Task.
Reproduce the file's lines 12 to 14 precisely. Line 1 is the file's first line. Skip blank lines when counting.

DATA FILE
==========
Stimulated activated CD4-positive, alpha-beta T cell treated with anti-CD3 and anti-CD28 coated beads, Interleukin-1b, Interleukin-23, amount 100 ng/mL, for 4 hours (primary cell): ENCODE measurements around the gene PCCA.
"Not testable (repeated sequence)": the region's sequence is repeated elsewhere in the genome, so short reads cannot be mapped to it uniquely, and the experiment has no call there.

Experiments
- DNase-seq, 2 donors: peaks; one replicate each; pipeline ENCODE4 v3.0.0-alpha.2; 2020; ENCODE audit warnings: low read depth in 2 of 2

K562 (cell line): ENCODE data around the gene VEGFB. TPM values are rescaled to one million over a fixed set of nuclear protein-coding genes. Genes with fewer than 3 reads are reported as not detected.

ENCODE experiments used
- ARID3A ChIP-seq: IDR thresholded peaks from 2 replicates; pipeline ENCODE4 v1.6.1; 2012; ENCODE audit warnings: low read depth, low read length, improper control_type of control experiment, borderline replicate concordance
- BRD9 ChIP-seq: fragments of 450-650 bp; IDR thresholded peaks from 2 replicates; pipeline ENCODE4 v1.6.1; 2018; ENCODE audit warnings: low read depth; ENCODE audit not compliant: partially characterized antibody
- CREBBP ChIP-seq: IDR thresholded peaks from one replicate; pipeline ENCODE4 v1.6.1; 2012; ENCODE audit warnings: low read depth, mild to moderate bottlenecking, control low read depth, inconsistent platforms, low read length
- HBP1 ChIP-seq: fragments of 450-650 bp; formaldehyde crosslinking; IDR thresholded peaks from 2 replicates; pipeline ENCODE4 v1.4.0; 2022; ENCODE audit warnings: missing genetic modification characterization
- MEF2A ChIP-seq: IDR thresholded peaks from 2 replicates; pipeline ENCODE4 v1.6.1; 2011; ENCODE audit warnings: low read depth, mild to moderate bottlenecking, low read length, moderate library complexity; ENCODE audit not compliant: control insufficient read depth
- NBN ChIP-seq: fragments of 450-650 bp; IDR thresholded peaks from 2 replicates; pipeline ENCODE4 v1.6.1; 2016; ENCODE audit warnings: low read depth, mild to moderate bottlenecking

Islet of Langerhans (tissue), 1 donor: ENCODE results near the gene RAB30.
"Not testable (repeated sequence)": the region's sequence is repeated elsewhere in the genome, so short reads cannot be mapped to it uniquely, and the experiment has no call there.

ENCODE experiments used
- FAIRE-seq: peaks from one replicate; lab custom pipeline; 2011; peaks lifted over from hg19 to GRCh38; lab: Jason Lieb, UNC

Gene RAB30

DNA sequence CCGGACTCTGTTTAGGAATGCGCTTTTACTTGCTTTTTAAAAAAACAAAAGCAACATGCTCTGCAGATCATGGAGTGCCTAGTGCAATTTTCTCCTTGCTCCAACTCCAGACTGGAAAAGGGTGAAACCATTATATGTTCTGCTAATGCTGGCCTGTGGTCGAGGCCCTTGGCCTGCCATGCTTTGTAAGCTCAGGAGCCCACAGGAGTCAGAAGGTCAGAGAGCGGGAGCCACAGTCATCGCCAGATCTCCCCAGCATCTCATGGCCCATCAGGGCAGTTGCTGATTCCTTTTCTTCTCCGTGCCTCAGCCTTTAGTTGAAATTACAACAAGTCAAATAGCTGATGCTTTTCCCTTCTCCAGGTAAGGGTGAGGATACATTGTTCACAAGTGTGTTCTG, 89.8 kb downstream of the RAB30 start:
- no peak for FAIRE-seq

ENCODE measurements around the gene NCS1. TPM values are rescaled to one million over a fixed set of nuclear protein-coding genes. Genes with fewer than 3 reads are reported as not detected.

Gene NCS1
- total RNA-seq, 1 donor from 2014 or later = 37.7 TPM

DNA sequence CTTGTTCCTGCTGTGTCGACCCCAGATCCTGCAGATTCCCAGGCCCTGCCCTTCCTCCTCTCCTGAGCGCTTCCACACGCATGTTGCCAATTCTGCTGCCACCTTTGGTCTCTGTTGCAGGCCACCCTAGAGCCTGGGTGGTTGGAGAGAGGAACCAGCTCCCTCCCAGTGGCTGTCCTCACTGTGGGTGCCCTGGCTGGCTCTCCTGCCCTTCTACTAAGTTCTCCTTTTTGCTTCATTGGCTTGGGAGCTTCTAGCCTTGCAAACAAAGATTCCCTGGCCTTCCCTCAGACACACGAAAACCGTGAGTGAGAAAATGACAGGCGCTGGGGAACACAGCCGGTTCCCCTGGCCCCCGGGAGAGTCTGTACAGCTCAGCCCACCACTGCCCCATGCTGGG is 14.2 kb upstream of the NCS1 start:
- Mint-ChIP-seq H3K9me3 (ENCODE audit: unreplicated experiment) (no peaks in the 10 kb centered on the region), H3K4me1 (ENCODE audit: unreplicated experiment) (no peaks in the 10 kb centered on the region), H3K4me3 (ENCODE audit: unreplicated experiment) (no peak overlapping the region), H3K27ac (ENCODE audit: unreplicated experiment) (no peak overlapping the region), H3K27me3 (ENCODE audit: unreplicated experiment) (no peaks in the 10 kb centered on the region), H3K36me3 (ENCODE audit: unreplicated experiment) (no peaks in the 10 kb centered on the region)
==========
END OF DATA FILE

- NBN ChIP-seq: fragments of 450-650 bp; IDR thresholded peaks from 2 replicates; pipeline ENCODE4 v1.6.1; 2016; ENCODE audit warnings: low read depth, mild to moderate bottlenecking

Islet of Langerhans (tissue), 1 donor: ENCODE results near the gene RAB30.
"Not testable (repeated sequence)": the region's sequence is repeated elsewhere in the genome, so short reads cannot be mapped to it uniquely, and the experiment has no call there.